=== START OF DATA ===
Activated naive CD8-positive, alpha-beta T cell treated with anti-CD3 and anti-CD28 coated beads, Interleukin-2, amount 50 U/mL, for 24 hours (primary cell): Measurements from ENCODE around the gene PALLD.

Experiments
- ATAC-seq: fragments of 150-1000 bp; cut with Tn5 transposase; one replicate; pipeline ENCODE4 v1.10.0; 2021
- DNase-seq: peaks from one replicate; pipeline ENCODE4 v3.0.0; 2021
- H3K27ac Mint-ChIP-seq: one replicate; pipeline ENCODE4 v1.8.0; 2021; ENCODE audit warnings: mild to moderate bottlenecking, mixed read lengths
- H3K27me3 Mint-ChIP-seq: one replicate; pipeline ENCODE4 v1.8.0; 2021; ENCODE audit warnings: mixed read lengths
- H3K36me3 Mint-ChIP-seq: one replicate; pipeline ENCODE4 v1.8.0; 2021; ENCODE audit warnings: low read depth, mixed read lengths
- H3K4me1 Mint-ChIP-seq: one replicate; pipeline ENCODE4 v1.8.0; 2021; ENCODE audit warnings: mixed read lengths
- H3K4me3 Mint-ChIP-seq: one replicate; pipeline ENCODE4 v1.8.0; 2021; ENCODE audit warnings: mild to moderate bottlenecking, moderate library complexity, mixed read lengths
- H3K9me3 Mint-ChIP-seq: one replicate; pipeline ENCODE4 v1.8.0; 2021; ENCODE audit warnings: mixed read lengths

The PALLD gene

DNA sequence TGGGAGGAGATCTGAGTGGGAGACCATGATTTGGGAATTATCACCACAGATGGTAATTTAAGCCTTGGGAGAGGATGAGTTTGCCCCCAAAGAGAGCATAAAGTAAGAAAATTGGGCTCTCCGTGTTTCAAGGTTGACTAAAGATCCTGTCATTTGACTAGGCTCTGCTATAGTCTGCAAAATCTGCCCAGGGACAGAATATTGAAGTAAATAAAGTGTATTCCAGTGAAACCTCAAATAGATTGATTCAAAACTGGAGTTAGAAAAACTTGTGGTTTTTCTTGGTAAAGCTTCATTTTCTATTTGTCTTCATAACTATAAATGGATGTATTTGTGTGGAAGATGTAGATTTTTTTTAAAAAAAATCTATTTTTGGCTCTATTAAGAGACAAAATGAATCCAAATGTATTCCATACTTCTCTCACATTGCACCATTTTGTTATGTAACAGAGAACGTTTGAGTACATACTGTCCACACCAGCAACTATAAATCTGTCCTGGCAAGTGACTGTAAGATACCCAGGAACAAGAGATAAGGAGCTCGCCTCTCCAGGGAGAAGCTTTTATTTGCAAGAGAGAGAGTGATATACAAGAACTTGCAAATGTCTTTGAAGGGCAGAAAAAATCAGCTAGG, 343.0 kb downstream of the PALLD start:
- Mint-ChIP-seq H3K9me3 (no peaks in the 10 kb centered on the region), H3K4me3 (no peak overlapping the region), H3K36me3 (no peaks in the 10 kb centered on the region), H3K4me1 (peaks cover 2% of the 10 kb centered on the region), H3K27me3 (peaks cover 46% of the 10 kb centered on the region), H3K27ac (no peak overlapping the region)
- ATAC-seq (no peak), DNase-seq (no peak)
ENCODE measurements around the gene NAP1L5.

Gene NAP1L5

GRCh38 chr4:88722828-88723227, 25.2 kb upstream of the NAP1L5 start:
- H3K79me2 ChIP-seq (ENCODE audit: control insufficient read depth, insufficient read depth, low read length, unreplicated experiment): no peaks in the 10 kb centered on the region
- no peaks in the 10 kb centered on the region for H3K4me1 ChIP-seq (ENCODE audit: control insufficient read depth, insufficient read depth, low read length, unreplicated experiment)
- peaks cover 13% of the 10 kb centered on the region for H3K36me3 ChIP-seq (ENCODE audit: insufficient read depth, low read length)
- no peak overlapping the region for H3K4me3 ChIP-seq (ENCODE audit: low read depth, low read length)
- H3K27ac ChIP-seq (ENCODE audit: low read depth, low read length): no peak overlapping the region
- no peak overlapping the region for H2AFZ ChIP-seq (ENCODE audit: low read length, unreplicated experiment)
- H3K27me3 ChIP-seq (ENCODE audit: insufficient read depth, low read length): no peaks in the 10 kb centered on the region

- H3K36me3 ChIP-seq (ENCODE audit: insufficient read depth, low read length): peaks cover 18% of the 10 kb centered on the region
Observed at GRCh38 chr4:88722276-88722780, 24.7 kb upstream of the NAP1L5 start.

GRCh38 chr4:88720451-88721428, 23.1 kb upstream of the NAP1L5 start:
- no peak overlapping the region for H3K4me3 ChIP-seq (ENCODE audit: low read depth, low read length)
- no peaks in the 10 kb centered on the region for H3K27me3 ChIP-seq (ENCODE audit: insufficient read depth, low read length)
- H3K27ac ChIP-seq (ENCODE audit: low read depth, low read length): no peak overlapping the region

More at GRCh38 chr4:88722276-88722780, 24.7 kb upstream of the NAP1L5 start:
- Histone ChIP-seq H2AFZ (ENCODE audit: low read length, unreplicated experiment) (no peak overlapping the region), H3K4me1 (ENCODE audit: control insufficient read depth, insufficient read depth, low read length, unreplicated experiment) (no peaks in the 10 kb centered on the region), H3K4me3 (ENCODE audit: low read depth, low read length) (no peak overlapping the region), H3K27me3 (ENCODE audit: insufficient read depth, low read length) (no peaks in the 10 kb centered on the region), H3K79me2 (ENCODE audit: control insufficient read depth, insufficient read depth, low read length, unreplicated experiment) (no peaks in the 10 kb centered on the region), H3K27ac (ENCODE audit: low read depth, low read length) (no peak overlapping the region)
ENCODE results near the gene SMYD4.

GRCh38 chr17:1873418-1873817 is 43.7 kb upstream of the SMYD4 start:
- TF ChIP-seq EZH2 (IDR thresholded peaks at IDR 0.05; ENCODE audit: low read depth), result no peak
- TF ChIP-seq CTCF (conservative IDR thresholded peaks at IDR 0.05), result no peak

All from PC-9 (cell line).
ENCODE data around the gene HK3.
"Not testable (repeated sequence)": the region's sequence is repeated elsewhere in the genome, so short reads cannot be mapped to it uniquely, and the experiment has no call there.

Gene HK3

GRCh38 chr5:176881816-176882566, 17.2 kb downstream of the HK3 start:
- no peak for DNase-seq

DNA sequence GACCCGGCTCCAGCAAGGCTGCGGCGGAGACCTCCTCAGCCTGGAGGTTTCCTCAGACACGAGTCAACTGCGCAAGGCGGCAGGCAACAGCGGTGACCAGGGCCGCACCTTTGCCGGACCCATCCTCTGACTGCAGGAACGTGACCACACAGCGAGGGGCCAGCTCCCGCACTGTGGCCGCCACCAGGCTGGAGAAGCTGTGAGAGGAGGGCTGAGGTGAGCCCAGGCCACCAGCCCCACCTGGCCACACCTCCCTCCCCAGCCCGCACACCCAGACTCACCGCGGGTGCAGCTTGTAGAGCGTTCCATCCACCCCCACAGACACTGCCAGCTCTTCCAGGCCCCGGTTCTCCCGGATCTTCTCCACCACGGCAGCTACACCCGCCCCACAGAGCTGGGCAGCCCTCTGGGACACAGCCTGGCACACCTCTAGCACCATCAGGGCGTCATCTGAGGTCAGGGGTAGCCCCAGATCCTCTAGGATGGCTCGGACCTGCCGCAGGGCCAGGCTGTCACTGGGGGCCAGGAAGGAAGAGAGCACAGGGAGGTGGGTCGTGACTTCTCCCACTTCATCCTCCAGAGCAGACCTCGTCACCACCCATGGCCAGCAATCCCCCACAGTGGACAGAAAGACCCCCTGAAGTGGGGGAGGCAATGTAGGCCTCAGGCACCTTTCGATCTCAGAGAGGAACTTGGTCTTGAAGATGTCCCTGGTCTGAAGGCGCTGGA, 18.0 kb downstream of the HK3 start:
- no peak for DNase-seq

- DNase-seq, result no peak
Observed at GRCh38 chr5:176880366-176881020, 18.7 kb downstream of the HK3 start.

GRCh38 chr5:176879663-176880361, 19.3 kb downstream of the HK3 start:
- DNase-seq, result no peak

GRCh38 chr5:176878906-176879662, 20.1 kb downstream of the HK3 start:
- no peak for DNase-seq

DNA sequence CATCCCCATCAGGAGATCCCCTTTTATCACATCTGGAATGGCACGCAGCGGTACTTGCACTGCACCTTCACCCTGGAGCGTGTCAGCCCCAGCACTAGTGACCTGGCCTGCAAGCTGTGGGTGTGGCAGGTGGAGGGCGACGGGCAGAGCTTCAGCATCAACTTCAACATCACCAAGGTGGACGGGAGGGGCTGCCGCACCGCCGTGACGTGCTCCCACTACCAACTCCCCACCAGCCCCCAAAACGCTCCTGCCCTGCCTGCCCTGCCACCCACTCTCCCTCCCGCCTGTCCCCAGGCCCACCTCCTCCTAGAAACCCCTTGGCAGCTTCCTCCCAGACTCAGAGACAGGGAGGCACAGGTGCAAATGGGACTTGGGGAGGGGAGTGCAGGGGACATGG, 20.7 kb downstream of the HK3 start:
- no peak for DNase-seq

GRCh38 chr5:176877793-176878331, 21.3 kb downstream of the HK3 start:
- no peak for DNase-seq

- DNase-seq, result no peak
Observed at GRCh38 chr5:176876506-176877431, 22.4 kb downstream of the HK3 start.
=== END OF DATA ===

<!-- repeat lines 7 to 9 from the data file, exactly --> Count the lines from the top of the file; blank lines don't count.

- H3K36me3 Mint-ChIP-seq: one replicate; pipeline ENCODE4 v1.8.0; 2021; ENCODE audit warnings: low read depth, mixed read lengths
- H3K4me1 Mint-ChIP-seq: one replicate; pipeline ENCODE4 v1.8.0; 2021; ENCODE audit warnings: mixed read lengths
- H3K4me3 Mint-ChIP-seq: one replicate; pipeline ENCODE4 v1.8.0; 2021; ENCODE audit warnings: mild to moderate bottlenecking, moderate library complexity, mixed read lengths